Have you ever been walking in a neighborhood and seen a beautiful community garden growing lots of vegetables, fresh herbs, and brightly colored flowers? Are you jealous that your neighborhood doesn't have a garden like that? Luckily for you, we have created a guide on how to start a community garden in your own neighborhood! There can be some tricky aspects to building a community garden like knowing how to get permits or what kind of fencing or soil to use, but with the right team, determination, and this step by step guide, you can make it happen!
What is a community garden?
Community gardens come in a variety of forms and choosing which type of community garden you will be starting is the first step. The different types of community gardens are plot gardens, cooperative gardens, youth gardens, entrepreneurial gardens, and therapeutic gardens. Plot gardens subdivide different plots within the garden and rent the plots out to families who may not have the space in their own yard. Cooperative gardens are where the entire garden is managed as one large garden by many community members. Often these gardens donate their food to local shelters or food banks, but they can also provide food for the community members running the garden. Youth gardens, often used by schools, are where kids get to learn all about the environment and nutrition through the process of growing and sometimes cooking their own food (8). Entrepreneurial gardens are where the gardeners, young or old, learn business principles and gardening, by growing and selling the produce to farmers markets and restaurants. Lastly, therapeutic gardens use gardening and the plants to improve the physical, mental, and spiritual well being of the gardeners (9).
Any group or organization can start and run a community garden. Many schools, churches, non-profits, local governments, and even individual people have started community gardens for different reasons, meaning you have the ability to develop one too!
What are the benefits of a community garden?
Community gardens have been implemented all around the world for the different benefits they provide. They are famous for improving the health of communities, improving mental health, regenerating land, educating individuals on the environment, and bringing communities closer together.
Health Benefits- The lack of access to fresh produce can lead to numerous illnesses and chronic diseases including obesity, diabetes, cardiovascular diseases, and even cancer (10). In order to combat these health concerns, many communities have implemented community gardens to increase the availability of nutritious fresh produce as well as offer it to the community at a more affordable price. Many studies have shown that community gardens have the ability to increase fruit and vegetable intake as well as reduce an individual's BMI (11).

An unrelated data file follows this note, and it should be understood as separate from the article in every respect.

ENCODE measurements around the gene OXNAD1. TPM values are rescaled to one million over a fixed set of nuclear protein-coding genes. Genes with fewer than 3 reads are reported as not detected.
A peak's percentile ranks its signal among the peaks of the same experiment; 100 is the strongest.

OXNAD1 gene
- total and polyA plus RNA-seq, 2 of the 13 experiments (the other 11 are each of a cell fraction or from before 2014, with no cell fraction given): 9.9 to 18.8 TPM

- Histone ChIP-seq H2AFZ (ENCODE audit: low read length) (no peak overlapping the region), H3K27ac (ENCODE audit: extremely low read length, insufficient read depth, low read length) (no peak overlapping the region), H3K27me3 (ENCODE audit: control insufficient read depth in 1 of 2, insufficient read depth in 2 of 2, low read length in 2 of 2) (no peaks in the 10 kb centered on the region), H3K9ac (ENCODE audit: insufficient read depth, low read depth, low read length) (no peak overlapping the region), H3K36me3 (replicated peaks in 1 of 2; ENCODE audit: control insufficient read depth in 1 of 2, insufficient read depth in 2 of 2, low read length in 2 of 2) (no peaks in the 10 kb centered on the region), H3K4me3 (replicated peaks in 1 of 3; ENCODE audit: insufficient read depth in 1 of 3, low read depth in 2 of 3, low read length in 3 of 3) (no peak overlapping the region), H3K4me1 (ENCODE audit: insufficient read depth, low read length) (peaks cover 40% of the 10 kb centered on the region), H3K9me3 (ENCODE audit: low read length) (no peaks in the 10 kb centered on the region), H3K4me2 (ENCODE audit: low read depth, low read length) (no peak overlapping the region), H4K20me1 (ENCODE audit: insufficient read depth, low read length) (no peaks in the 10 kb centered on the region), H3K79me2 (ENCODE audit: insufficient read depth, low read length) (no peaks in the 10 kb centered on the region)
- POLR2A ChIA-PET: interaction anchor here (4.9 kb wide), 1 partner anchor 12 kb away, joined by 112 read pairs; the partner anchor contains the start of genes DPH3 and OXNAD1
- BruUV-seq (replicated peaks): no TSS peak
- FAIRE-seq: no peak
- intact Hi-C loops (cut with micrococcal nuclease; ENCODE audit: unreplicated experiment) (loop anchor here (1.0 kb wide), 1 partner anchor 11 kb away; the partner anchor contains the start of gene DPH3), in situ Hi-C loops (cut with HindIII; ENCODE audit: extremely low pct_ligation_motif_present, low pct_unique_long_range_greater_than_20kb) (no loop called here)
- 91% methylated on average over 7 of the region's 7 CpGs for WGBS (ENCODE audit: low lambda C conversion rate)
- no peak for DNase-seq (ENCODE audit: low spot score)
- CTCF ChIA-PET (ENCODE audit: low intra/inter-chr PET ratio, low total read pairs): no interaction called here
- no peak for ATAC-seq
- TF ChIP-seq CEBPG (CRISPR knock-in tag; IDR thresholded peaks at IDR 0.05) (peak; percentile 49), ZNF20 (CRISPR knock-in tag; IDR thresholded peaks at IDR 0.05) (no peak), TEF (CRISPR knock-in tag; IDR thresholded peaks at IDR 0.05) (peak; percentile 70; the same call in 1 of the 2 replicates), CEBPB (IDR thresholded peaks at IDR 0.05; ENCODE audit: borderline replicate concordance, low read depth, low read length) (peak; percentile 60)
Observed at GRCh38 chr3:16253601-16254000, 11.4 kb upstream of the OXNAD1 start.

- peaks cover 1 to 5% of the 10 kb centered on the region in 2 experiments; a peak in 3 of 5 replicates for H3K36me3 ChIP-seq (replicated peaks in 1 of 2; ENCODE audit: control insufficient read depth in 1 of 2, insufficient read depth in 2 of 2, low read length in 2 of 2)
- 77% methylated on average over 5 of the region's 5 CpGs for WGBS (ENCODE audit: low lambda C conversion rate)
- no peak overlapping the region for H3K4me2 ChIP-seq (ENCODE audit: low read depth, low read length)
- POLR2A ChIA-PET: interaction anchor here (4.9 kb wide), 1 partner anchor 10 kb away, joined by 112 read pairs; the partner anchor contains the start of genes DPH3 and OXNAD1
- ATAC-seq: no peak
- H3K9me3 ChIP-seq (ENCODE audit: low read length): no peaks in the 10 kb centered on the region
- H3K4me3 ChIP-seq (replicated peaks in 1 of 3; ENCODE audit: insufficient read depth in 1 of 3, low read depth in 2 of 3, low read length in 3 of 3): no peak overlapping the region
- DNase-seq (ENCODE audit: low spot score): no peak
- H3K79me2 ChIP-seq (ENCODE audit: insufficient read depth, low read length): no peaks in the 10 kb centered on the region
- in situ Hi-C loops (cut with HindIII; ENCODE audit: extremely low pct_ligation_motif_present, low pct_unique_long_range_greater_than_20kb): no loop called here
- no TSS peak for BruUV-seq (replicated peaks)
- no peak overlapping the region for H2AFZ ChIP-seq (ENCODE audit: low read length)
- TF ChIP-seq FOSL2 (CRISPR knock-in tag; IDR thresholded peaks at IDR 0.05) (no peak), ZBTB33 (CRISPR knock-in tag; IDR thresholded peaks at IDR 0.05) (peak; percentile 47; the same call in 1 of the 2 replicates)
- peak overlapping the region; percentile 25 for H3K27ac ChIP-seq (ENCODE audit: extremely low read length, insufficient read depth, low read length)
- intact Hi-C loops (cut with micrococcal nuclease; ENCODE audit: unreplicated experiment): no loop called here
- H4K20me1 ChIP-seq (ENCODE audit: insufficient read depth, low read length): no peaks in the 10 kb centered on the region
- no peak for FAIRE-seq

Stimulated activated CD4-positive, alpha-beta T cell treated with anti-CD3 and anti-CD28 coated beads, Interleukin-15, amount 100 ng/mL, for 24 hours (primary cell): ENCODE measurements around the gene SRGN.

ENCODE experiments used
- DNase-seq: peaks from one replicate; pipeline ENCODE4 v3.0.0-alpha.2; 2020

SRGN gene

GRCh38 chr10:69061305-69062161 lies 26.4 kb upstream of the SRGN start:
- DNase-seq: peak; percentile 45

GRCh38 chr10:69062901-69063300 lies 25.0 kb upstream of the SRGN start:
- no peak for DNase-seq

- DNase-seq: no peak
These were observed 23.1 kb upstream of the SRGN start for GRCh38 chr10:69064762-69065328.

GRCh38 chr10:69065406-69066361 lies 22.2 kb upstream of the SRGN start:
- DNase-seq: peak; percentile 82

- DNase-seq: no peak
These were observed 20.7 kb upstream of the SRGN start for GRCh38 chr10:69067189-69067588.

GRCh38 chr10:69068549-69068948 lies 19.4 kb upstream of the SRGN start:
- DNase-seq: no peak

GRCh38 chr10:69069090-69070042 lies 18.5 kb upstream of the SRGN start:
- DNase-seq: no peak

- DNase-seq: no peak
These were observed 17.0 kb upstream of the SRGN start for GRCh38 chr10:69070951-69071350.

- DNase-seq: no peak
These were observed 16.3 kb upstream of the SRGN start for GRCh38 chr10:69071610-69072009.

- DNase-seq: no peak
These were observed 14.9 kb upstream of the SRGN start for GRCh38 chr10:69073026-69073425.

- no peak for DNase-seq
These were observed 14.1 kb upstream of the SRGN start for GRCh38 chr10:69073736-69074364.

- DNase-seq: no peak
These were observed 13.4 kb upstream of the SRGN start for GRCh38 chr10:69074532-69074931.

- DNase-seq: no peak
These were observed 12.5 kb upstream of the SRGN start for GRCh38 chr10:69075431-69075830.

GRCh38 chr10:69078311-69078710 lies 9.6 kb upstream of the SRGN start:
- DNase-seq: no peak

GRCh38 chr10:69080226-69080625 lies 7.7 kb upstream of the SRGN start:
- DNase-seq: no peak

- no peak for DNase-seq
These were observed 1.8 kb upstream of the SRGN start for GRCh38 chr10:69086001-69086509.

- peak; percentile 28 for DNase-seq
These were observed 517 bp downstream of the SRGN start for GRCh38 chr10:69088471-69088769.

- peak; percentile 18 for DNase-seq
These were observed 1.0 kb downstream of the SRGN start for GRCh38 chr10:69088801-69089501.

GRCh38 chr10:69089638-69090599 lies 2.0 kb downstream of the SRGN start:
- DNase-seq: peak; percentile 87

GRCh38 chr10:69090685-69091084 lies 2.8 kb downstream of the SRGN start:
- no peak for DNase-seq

Many studies have also highlighted the beneficial mental health effects of green spaces and gardening with others. Working in a garden for a period of a few weeks has been shown to drastically reduce individuals perceived stress levels as well as an actual reduction in their stress hormone levels (13). Using nature and gardening as therapy allowed for patients suffering from depression, anxiety, and stress to recuperate and improve their mental health and wellbeing (12). We all know that getting outside makes you feel better, but it's actually been scientifically proven!
Community Benefits- Don't worry the benefits don't stop there! Community gardens are a great way to improve health, but they are also great for bringing people and the community together. People can meet their neighbors, make friends, and learn how to garden together, allowing the community to bond over growing food or bettering their neighborhood. These gardens can give people a social outlet outside of their home and work that so many people desire, letting them connect over nature, food, and their neighborhood (13). Developing and working in a community garden can also increase people's sense of pride for their community and neighborhood and it can push them to get more involved with other aspects and institutions in the community making a positive impact (14).
Benefits for the environment
Other than the tremendous benefits community gardens provide to people, they also have a positive effect on the environment. First off, gardening is a great way to teach people more about the environment and what it takes to have healthy plants and soil. For individuals with limited gardening experience and nature access, participating in a community garden could give them a new perspective on the food growing process (13). Plus it's also a great outdoor activity for kids to teach them all about growing their own food! When more people learn about the environment, the more people there are to protect it.
The other benefit to the environment is land regeneration. A lot of urban land is heavily polluted with chemicals and heavy metals from car exhaust, construction debris, trash, and air pollution. These chemicals reduce the fertility of the soil rendering it useless and toxic to organisms, wasting soil that is a precious finite resource. Instead of just letting the land degrade further or allowing more harmful development, community gardens can be placed on that land and add nature back into it. By adding native plants you don't plan to eat in the soil you are improving the soil quality, but also increasing the amount of carbon dioxide the soil can capture, reducing the amount in our atmosphere (15). So instead of just waiting for another chain store or unhealthy restaurant to be built on that empty plot, use that space for your garden, adding nature and ecosystem services to your neighborhood (1).
Steps to starting your garden
1. Build a team
Building a team is one of the most important steps in starting a community garden because you are going to need people to help you advocate for the project as well as design and build the garden. You want to assemble a diverse group of people that have an array of talents that can assist you through all of the steps. Gardeners, landscapers, construction workers, doctors, and really anyone in your community that wants to join will be of service. Use apps like Facebook or Nextdoor, along with flyers and letters to help spread the word about your project and that you are looking for people to help.
2. Pick a location